EXAMPLE 10

In this example, copper (I) oxide produced by Kose Kagaku Yakuhin Co., Ltd. was used. For the aqueous ammonia, first grade reagent 28 percent aqueous ammonia from Takahashi Tokichi Shoten was utilized. Formic acid of a special grade produced by Nakarai Kagaku Yakuhin Co., Ltd. was used and the active carbon, carbon monoxide gas and nitrogen gas used were same as those used in Example 1.

In at atmosphere of dry nitrogen, 1.1 g (7.6 m mol) of copper (I) oxide was introduced into a 100 ml capacity double ported eggplant shaped flask. Then, 5 ml of formic acid and 20 ml of aqueous ammonia were added. The mixture was stirred by a magnetic agitator at 20 C. for one hour. Into the eggplant shaped flask was introduced 10 g of active carbon in an atmosphere of dry nitrogen. After the contents of the flask were further stirred for one hour, the pressure in the eggplant shaped flask was reduced to 6 mm Hg with heating to 100 C. in order to remove the formic acid, ammonia and water thoroughly. The resulting product was in the form of black grain and was the adsorbent for carbon monoxide.

In accordance with the same method described in Example 1, the amount of carbon monoxide was determined. After three minutes, the carbon monoxide adsorbed was 6.7 m mol and after sixty minutes the amount of carbon monoxide adsorbed was 9.1 m mol. Next, the adsorbent was heated to 120 C. at 1 atm. As a result, the carbon monoxide was released quickly and amounted to 9.1 m mol after ten minutes. An analysis by gas chromatography conducted on the discharged gas revealed that the gas released was carbon monoxide and no other components were detected.

EXAMPLE 11

In this example, copper (I) chloride of a special grade reagent from Komune Kagaku Yakuhin Co., Ltd. was used. Also, ammonia formate of the first reagent grade from Koso Kagaku Yakuhin Co., Ltd was used. As the 28 percent of aqueous ammonia a first grade reagent produced by Takahashi Tokichi Shoten was used. Otherwise, for the active carbon, carbon monoxide gas and nitrogen gas, the same ones as those used in Example 1 were used.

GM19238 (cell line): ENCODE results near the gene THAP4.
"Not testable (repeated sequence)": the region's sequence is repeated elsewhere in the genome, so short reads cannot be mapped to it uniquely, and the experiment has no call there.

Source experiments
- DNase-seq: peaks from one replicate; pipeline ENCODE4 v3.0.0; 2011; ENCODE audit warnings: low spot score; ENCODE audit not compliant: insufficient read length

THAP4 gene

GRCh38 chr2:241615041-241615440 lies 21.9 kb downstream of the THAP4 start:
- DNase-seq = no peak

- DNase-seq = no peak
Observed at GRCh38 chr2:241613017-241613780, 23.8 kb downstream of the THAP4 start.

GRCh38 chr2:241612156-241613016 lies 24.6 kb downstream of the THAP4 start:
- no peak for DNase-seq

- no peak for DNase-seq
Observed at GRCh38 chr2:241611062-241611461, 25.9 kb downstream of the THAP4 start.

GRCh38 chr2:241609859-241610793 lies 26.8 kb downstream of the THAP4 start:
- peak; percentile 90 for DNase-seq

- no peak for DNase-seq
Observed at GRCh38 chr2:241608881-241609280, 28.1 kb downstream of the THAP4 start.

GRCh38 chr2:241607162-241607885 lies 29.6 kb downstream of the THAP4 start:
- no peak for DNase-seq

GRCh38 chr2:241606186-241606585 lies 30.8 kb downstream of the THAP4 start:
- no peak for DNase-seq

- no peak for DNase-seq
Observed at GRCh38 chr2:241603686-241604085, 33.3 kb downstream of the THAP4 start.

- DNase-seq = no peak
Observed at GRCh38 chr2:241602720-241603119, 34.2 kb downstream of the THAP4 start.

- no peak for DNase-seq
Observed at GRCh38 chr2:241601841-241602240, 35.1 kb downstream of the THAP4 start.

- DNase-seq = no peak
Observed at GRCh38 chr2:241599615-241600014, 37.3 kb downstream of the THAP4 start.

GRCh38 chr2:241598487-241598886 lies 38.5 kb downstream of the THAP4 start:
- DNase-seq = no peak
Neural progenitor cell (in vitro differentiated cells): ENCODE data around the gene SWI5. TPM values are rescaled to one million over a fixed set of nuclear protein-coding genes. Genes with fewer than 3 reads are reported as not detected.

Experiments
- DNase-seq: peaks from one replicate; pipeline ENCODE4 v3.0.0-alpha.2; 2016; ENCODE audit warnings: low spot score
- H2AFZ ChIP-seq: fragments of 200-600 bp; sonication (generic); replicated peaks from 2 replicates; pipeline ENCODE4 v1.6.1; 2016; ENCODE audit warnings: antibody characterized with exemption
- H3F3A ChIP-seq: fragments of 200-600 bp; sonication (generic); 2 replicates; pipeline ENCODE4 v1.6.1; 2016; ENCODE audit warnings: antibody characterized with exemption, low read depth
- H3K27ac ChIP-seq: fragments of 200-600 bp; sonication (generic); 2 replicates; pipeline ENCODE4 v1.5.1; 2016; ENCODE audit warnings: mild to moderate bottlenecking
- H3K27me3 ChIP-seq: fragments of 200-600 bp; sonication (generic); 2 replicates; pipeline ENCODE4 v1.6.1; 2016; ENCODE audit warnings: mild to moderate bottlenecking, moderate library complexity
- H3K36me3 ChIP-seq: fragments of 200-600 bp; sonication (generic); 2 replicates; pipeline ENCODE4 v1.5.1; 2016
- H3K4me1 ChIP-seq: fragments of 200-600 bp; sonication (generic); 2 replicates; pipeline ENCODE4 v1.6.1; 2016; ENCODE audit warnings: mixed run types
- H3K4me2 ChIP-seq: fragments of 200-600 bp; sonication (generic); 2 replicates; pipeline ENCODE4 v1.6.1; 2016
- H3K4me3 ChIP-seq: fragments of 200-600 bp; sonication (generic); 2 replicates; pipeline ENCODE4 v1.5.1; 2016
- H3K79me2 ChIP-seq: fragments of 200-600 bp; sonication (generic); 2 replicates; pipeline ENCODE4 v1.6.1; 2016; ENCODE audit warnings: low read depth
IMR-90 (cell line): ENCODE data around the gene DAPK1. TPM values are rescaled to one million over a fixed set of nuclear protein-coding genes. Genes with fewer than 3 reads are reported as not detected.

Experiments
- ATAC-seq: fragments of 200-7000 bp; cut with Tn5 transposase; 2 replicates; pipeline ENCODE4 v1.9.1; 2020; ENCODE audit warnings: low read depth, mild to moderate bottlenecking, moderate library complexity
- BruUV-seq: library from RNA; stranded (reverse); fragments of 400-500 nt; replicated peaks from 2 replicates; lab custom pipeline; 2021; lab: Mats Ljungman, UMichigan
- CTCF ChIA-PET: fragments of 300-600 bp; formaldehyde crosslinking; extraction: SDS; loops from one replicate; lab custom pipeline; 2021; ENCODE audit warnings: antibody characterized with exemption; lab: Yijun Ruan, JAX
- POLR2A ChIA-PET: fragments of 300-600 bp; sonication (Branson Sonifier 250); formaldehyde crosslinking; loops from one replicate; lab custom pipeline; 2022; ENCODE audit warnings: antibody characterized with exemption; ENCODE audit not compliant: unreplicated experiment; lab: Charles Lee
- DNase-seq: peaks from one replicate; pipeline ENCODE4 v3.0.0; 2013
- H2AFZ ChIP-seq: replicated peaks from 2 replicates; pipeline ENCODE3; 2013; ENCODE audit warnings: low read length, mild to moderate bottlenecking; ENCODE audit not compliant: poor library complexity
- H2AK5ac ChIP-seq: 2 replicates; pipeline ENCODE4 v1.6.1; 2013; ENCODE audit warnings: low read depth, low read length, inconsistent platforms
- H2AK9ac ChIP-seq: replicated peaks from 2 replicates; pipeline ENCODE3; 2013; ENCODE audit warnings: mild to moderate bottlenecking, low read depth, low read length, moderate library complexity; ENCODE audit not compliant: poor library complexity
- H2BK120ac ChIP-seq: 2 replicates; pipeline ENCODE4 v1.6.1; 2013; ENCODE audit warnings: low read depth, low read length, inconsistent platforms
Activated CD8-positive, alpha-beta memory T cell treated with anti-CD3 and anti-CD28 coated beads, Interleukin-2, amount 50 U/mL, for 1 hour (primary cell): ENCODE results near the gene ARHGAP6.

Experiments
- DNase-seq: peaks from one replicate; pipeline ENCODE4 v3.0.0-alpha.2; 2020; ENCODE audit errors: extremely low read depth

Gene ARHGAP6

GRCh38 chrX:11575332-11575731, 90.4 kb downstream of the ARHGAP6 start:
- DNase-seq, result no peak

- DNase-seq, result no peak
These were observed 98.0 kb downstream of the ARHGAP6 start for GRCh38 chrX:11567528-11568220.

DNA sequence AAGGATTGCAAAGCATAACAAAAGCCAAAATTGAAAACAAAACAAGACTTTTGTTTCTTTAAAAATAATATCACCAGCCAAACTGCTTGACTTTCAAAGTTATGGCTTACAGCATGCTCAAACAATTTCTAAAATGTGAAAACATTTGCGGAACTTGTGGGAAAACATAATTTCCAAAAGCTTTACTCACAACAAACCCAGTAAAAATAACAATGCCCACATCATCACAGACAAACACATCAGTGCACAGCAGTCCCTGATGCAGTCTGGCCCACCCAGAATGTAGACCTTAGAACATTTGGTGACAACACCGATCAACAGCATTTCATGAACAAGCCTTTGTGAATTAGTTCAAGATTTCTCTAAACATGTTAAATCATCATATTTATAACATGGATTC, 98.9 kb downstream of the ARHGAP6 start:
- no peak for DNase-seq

In the atmosphere of dry nitrogen, 1.5 g (15.2 m mol) of copper (I) chrolide and 3 g (47.6 m mol) of ammonia formate were introduced into a 100 ml capacity double ported eggplant shaped flask. Then, 15 ml of aqueous ammonia was added. The mixture stirred by a magnetic agitator was left at 20 C. for one hour. Into the eggplant shaped flask was then introduced 10 g of active carbon in an atmosphere of dry nitrogen. After the contents of flask were further stirred for one hour, the inside pressure of the eggplant shaped flask was reduced to 6 mm Hg with heating to 180 C. so that the aqueous ammonia and water were removed thoroughly leaving black grains. These black grains are the adsorbent for carbon monoxide.

Through the same method as described in Example 1, the amount of carbon monoxide adsorbed was determined. The amount of carbon monoxide adsorbed in three minutes was 7.3 m mol and after sixty minutes the amount of carbon monoxide adsorbed was 9.3 m mol. Next, the adsorbent was heated to 120 C. at 1 atm. The carbon monoxide was released quickly and reached 9.3 m mol by the end of ten minutes. An analysis of the released gas by gas chromatography showed that the gas discharged was carbon monoxide and no other components were identified.